The book of Exodus gives us only two options to answer the question of where we are. Either we are in slavery - settled, yes, but enslaved, or we are on the move - nomads in the desert looking for the Promised Land.
Eric Kim is a street photographer I admire, and in the clip he refers to his life as a nomad...
...and how it cuts against the expectation of settledness that the West encourages.
The era of Christendom called for places of worship to make a grand statement - cathedrals and architectural masterpieces which would point to the heavens in perpetuity. The rediscovery of our nomadic roots will surely direct us once more to the tent as worship space; temporary and moveable, leaving no trace of its presence. I think the first generation of Christians got this, and so the writer to the Hebrews in chapter 13 verse 14 states
For there is no permanent city for us here on earth; we are looking for the city which is to come.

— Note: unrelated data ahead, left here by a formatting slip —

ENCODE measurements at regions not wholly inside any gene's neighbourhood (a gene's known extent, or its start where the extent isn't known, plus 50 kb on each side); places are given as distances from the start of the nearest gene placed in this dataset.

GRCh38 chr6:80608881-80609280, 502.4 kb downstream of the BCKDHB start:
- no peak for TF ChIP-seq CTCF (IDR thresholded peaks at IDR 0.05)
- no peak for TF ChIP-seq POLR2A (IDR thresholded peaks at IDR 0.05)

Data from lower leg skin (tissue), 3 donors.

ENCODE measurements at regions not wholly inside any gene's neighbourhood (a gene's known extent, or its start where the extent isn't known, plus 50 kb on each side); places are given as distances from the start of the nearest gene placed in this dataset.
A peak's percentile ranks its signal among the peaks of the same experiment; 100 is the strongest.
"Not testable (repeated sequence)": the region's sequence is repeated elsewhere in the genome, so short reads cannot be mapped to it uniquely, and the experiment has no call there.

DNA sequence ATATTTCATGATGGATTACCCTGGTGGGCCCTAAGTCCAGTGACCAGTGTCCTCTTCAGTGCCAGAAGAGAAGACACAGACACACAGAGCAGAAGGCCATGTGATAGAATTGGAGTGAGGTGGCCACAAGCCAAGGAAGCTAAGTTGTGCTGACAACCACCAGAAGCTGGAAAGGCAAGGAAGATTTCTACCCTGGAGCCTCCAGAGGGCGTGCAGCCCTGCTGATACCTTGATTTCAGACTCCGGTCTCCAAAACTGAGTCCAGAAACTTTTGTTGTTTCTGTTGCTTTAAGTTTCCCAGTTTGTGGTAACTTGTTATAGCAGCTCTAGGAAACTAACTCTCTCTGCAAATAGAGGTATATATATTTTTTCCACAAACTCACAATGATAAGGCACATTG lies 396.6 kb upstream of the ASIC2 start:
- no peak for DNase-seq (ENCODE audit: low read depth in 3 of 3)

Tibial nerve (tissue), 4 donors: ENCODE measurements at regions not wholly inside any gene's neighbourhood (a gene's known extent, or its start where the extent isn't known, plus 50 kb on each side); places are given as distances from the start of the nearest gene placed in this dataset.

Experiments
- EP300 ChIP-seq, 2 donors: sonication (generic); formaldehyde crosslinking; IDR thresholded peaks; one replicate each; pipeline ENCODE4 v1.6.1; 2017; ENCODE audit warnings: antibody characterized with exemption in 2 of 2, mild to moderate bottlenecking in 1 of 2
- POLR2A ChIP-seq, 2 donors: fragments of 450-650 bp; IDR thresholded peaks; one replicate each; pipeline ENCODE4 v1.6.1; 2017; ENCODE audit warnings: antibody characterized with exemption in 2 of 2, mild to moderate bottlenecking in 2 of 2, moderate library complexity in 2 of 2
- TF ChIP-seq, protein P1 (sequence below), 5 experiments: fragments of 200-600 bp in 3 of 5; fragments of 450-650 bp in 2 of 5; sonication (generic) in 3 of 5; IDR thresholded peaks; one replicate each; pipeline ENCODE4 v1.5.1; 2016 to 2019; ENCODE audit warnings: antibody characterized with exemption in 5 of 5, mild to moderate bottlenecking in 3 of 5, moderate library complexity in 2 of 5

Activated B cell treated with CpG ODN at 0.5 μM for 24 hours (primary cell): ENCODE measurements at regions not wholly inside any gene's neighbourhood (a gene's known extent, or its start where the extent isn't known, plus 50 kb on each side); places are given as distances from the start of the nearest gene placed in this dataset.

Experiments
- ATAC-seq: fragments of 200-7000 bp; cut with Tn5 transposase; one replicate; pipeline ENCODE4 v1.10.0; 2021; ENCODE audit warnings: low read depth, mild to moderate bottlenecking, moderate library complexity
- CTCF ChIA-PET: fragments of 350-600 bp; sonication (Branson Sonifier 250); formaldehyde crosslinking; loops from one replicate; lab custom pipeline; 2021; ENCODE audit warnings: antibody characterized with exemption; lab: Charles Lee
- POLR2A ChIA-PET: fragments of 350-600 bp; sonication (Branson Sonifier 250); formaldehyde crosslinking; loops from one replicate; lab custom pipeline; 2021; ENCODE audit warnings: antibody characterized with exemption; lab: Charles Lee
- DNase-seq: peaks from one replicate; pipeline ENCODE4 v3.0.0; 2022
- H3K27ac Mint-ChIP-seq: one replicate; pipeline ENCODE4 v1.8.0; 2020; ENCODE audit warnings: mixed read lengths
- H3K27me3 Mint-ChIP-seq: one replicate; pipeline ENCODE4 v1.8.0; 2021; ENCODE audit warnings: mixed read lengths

The Irish poet, Michael Longley, borrowed from the King James translation of this verse for the title of his first collection of poems, No Continuing City. Let us not pretend that this is not a precarious existence; unsettling and disrupted. This is not the easy option. Is it any wonder that, at times, the people following Moses complained and wished they had never left slavery in the first place!
So, as we work through Exodus we need to repeatedly ask ourselves where we see ourselves in this story. The preferred answer, the Promised Land, is not available to us without the trials and hardship of the journey, but those difficulties are what shape us into who we are.